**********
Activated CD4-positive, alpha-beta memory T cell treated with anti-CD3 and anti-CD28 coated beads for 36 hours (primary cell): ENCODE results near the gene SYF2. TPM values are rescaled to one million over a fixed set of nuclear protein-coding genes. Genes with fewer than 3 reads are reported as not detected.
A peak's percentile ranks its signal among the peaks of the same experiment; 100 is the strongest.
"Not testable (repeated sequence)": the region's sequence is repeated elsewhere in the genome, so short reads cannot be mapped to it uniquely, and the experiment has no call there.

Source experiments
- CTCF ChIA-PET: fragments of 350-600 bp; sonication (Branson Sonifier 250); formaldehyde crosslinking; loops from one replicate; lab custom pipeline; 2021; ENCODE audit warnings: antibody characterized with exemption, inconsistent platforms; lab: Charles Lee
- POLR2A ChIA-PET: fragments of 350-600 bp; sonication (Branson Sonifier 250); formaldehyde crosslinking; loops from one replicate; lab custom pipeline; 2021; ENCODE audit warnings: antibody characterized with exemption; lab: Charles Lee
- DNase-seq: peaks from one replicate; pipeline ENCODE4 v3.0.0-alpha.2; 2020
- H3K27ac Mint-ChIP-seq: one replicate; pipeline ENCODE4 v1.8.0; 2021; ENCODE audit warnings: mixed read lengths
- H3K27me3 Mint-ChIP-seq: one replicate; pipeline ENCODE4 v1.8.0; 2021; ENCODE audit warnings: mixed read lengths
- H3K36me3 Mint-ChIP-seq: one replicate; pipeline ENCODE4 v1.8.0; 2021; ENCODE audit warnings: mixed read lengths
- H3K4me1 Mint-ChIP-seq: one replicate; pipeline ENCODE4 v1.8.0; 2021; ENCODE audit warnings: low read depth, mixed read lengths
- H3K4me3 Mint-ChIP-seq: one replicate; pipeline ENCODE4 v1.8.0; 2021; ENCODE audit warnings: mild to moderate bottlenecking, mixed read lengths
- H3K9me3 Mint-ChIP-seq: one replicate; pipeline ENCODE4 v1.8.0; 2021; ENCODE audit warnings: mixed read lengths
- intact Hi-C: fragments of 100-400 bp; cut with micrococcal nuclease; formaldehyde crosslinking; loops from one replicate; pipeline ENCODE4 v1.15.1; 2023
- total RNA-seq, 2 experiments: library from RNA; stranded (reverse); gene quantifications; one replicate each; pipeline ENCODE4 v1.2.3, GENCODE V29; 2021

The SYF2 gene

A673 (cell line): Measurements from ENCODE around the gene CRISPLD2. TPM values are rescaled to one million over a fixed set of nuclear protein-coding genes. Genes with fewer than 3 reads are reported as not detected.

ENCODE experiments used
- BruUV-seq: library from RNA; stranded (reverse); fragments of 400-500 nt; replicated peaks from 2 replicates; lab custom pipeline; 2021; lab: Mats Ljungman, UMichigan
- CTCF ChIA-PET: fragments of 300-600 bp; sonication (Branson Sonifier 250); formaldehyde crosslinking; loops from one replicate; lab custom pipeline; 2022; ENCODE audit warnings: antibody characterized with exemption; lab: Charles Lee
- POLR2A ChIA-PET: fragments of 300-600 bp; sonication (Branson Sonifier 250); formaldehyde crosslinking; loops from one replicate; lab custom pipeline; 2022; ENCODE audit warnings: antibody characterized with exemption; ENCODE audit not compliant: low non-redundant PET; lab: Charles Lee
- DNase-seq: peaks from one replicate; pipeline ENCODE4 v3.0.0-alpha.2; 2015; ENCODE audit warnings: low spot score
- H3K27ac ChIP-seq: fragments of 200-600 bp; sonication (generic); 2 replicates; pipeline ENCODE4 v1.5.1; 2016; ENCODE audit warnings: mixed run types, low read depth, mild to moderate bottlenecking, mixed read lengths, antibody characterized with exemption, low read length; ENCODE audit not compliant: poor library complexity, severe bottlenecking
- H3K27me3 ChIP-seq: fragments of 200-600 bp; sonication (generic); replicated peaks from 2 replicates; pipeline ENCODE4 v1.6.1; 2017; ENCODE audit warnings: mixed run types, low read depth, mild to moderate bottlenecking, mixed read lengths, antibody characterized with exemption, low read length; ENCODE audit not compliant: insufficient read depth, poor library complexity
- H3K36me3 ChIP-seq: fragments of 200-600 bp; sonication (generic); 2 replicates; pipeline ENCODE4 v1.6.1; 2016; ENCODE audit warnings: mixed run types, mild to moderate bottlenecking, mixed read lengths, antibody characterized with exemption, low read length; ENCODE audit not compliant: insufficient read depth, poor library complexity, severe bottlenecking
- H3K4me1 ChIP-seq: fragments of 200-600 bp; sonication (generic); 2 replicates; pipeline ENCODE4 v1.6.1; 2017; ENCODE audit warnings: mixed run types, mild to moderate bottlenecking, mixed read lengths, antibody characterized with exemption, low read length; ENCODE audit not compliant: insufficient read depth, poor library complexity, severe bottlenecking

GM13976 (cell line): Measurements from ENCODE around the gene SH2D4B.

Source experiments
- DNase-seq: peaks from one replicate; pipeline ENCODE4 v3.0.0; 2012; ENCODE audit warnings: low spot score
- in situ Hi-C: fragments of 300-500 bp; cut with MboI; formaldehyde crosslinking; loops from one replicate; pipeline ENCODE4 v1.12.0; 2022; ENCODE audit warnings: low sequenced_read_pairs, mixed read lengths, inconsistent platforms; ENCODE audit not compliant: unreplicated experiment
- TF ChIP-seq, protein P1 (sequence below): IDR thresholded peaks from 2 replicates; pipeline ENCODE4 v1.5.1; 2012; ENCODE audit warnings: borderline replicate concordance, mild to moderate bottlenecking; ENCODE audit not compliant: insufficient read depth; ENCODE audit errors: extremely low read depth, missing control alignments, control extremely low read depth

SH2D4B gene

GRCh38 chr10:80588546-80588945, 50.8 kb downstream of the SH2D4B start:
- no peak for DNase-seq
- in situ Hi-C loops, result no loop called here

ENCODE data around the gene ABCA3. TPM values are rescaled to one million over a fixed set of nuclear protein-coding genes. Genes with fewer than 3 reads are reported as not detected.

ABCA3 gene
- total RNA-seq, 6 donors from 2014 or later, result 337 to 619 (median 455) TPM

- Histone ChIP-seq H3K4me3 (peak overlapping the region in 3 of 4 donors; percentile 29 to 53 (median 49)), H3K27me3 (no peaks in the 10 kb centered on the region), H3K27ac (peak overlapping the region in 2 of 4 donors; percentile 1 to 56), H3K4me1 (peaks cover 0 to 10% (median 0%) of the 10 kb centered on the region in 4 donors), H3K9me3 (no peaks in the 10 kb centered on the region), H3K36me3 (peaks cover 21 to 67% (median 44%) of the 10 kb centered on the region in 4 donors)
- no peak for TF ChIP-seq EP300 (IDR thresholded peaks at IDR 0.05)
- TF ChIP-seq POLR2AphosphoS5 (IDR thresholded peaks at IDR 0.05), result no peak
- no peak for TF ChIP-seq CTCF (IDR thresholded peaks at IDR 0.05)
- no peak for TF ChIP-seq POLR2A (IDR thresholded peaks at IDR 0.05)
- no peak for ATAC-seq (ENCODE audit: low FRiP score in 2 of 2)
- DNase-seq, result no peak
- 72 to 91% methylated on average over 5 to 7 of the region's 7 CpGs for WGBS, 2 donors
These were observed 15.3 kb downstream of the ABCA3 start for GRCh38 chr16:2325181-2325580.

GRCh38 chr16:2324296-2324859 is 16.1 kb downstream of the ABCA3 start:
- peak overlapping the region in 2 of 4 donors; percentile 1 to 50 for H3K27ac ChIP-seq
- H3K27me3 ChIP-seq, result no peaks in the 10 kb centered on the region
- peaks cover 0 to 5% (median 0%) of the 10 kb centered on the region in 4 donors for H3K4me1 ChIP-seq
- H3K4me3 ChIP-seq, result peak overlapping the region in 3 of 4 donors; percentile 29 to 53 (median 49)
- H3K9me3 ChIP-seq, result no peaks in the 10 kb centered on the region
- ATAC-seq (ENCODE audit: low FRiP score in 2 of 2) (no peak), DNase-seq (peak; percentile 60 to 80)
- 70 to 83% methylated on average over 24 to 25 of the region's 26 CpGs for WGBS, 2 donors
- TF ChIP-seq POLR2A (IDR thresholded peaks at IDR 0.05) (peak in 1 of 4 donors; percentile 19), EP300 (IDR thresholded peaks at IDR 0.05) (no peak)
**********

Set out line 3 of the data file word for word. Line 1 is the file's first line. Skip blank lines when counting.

"Not testable (repeated sequence)": the region's sequence is repeated elsewhere in the genome, so short reads cannot be mapped to it uniquely, and the experiment has no call there.